An op-ed published by CNN on Thursday compares the entire modern Republican party to Southern slaveholders.
Written by Manisha Sinha who serves as the Draper Chair in American History at the University of Connecticut and the author of The Slave’s Cause: A History of Abolition, the article sets out to answer the question of “what happened the last time a President chose America’s enemies over its friends.”
In her analysis, Sinha makes it clear from the very start that she believes Donald Trump is a flawed president and Russian interference helped get him elected.
“Donald Trump likes to compare himself to Andrew Jackson, but the Andrew he really resembles is Andrew Johnson,” Sinha wrote. “What they have in common are delusions of personal grandeur and a tainted ascent to the presidency. Trump was elected by a minority of the American electorate, with help from the vagaries of the Electoral College system and from considerable Russian interference.”
Continuing her comparison, Sinha then notes that the 1886 midterms had some striking similarities to 2018.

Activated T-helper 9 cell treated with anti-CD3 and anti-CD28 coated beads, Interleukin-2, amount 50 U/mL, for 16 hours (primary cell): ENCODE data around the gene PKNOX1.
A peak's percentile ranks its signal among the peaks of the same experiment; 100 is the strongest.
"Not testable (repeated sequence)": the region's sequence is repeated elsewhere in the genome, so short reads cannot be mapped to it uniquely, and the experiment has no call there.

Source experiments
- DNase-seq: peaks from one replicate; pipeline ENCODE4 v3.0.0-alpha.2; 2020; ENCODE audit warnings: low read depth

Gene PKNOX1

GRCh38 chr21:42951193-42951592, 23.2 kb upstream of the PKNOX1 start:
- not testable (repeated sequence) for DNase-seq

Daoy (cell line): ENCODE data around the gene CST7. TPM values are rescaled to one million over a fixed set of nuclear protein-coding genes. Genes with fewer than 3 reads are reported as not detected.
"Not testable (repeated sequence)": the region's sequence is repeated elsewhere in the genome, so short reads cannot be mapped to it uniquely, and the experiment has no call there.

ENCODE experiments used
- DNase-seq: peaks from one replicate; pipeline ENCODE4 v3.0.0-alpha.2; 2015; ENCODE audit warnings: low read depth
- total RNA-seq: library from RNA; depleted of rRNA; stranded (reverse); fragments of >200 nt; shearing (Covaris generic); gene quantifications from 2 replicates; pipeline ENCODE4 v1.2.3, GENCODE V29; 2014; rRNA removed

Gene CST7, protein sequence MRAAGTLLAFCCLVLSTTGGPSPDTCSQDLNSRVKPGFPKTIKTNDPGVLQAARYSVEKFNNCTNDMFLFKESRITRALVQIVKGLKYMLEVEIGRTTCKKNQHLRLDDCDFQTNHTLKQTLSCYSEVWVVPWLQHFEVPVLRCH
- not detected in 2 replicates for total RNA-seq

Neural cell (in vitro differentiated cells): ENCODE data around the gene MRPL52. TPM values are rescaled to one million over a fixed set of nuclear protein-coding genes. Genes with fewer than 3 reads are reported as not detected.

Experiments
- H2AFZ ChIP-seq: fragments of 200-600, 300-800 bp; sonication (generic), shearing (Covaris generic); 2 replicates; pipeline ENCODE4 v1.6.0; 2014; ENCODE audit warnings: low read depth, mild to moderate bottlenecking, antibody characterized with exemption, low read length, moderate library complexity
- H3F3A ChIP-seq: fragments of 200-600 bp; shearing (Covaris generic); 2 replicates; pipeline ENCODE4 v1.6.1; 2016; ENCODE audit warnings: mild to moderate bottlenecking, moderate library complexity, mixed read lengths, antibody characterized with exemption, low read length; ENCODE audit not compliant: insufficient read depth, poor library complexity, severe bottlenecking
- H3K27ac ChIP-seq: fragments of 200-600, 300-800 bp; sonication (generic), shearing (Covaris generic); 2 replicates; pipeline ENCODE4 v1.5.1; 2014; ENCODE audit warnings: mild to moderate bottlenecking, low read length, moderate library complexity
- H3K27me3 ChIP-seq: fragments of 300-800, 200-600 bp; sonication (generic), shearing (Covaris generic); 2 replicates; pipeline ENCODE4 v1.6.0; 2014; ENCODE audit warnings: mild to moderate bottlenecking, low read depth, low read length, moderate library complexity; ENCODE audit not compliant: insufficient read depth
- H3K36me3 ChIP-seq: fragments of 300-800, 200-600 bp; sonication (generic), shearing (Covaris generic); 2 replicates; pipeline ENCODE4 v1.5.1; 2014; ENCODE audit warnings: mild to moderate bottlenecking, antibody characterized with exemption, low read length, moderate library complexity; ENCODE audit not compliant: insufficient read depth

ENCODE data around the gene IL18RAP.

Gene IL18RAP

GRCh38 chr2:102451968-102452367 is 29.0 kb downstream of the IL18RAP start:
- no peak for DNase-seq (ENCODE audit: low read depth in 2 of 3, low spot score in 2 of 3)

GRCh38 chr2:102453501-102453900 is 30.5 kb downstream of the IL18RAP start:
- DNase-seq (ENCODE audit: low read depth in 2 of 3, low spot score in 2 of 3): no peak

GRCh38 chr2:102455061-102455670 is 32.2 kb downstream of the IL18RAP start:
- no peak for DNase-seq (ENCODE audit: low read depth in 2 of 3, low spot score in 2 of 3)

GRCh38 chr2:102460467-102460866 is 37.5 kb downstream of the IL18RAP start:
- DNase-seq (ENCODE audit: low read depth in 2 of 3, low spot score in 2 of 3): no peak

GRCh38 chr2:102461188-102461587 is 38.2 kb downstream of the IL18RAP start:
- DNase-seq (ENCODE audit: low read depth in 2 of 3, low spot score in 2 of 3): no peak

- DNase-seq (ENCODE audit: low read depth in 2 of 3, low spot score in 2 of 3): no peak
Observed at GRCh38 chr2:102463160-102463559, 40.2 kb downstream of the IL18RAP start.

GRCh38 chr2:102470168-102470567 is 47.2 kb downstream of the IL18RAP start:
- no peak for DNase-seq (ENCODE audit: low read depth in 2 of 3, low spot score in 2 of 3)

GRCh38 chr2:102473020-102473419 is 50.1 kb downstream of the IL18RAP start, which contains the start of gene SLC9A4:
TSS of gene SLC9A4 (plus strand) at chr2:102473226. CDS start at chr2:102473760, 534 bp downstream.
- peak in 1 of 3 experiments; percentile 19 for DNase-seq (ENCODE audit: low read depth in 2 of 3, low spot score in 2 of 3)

Johnson “played the race card, arguing that giving African-Americans rights would weaken whites’ rights. He called his political opponents traitors, even leading members of his own party,” Sinha wrote.
She added: “Trump works from the same playbook. He has called white supremacists in Charlottesville, Virginia, ‘very fine people,’ has viciously attacked President [Barack] Obama, Hillary Clinton, the United States government and our European allies, and cozies up to Russian President Vladimir Putin.”
Johnson’s tactics backfired in 1866 and he ultimately faced impeachment, something Sinha credits to the fact Congressional Republicans in the 1860’s “put their country before a traitorous President.”
Then, after lamenting that few Congressional Republicans are willing to stand up to Trump today, Sinha compares the entire modern GOP to slaveholders “of yore.”
“The Republican Party, like Southern slaveholders of yore, is rapidly becoming an anti-democratic force willing to sacrifice the country, democratic institutions and the sanctity of the electoral process to protect its political power and enact its reactionary political and economic agenda,” Minha wrote before concluding with a quote from a president that Trump once said he beat in popularity.
The piece has a disclaimer at the top that this is an opinion piece and that “the opinions expressed in this commentary are hers” but based on the specific comparisons she makes that may not be enough of a disclaimer for some.
[images via screengrab, Library of Congress]
Have a tip we should know? email@example.com